Although they regarded the level of impairment "small," Swedish Radio based their rejection on the belief that there was great potential for improving the codecs' performance. In addition, the realization that the selected system may well be the replacement for AM and FM broadcasting for the next 30 years or more weighed heavily in the decision. The paper used a metaphor to justify this cautious approach: "Artifacts that may be difficult to detect at a first listening will be more and more obvious as time goes by. It can be compared with somebody who moves into a new house. The first time he looks through the window he only sees the beautiful view. After a few days he detects a small flaw in the glass and from that moment he cannot look through the window without seeing the flaw."

Swedish Radio's belief that the encoding algorithms could be improved were borne out in the second set of tests. The individual codecs performed much better in the 1991 tests, and there was very high correlation between the 1990 and 1991 results, validating the test methodology in SR's view. It was determined that "Both codecs have now reached a level of performance where they fulfill the EBU requirements for a distribution codec." Fig.2 shows the performance of the so-called "Layer III" codec (a combination of ASPEC and MUSICAM [subsequently to become ubiqutous as MP3—Ed.] ) at 128kb/s, the target data rate for DAB. (The musical selections were slightly different in the 1991 tests and don't correlate to the ten listings above, with the exception of #1, Suzanne Vega, footnote 3).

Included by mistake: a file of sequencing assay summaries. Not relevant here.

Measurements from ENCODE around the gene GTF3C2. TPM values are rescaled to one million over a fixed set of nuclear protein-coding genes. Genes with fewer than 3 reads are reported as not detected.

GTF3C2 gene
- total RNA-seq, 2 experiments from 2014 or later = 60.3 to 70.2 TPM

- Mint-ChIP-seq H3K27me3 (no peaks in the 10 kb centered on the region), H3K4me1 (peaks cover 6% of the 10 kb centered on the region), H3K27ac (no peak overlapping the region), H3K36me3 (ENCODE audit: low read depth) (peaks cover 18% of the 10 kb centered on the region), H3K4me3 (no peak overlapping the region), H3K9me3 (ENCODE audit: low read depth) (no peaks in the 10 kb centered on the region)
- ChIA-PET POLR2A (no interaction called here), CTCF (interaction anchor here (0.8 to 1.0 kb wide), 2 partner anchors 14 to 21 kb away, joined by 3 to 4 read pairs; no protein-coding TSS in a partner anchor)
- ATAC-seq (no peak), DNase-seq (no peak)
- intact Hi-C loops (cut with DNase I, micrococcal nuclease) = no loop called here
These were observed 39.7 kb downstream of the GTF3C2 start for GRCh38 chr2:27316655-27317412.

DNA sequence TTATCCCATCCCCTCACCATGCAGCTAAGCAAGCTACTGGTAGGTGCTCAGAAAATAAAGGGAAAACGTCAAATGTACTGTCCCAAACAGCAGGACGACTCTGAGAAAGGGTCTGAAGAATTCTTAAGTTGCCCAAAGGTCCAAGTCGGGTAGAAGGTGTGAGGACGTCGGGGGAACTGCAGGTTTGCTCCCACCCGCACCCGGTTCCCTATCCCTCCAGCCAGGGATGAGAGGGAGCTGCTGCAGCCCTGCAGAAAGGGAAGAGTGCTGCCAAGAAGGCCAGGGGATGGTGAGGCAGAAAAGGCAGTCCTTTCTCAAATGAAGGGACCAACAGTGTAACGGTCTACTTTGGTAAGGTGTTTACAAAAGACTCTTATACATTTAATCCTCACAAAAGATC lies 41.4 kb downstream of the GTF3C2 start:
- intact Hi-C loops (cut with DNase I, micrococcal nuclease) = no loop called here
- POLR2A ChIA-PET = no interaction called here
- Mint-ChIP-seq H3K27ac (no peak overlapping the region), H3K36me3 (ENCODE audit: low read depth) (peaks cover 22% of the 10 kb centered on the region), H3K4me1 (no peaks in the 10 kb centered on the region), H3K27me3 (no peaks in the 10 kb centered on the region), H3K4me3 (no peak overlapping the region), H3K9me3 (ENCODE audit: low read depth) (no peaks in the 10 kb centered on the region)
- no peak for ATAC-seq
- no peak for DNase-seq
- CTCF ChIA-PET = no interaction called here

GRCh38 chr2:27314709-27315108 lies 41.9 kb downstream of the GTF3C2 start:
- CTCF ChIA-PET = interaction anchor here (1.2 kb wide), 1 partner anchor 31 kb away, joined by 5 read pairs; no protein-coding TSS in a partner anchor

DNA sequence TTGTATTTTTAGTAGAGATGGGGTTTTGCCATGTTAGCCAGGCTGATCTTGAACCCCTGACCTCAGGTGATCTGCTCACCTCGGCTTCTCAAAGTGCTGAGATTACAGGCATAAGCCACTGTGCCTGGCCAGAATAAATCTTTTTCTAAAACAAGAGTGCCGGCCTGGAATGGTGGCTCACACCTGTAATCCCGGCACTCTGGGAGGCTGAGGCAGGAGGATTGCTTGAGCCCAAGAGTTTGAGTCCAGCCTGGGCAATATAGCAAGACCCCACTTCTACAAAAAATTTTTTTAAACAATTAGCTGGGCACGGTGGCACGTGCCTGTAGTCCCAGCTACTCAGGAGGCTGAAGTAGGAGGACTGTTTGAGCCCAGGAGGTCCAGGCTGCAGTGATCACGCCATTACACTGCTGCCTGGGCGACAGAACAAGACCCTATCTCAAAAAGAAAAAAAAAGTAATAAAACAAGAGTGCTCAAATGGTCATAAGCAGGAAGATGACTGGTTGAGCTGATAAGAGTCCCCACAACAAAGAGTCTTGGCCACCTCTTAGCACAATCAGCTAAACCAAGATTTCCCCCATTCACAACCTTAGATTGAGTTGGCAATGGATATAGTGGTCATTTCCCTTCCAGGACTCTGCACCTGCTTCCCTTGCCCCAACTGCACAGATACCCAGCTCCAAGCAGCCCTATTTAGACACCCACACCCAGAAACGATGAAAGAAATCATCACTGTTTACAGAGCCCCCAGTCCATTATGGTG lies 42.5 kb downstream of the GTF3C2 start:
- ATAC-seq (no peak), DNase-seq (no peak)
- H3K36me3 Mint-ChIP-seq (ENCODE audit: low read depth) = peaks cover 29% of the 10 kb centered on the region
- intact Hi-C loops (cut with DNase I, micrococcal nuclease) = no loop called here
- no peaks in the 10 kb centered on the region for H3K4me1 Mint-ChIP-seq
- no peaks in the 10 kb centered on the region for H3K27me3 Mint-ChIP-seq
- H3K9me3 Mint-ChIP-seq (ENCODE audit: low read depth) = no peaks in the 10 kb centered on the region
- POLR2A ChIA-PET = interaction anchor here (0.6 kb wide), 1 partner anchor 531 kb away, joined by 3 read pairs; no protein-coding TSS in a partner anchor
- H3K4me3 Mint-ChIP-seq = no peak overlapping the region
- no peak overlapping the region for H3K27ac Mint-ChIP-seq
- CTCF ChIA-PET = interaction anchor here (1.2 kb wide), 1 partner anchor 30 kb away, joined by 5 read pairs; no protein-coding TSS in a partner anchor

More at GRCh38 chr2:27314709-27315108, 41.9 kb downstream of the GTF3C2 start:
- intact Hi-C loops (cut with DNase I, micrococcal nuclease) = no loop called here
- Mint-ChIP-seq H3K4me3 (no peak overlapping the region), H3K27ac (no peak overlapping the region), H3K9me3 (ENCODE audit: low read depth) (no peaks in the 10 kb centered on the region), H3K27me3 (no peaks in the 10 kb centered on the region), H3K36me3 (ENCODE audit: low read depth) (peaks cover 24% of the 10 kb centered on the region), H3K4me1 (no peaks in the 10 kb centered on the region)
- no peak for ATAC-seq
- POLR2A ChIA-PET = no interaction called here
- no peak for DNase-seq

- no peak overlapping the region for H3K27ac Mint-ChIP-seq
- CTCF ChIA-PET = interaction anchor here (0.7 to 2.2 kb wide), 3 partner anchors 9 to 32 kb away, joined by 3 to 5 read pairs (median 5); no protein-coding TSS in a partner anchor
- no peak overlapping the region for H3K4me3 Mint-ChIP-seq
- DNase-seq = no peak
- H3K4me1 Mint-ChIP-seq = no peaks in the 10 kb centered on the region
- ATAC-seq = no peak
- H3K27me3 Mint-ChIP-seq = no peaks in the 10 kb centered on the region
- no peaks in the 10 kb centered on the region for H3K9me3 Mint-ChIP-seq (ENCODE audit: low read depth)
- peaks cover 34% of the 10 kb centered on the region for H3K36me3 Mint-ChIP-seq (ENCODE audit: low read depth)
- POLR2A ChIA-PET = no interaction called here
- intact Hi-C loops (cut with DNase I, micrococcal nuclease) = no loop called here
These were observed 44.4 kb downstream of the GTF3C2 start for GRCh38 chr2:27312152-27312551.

Fig.2 Listening Test Scores, 128kbps Layer III (LH bars vs linear reference, after "Subjective Assessments of Low Bit-rate Audio Codecs, by Christopher Grewin and Thomas Ryden, Images of Audio, the collected papers of the 1991 AES conference, p.101.

The panel discussion later that evening provided some, but not nearly enough, challenge to these bit-rate reduction systems. Michael Gerzon (footnote 4). noted that none of the musical selections used in evaluating the codecs was of naturally miked classical music; instead, all the program material was made with techniques that don't preserve spatial cues. Because this was the case, he argued, the listening tests would not reveal the codecs' possibly destructive effects on spatial information.

Gerzon prefaced these remarks by saying that older technology tends to preserve spatial information and newer technology doesn't, apparently a reference to the controversy over analog and digital. This was an excellent point, and one that I'm surprised Swedish Radio didn't consider, especially since the methodology and statistical analysis were so rigorous. This omission is even more glaring when one realizes that the low-level information thrown away by the codec is the information likely to contain spatial cues.

Other discussions focused on the effects of cascading codecs in several encode/decode cycles. This is an important issue; it is likely that broadcast signals will be transmitted and stored for later broadcast. Everyone on the panel agreed that multiple encode/decode cycles were a problem, producing "cumulative impairment." Two cascades were reportedly audible, with very rapid degradation associated with each successive generation.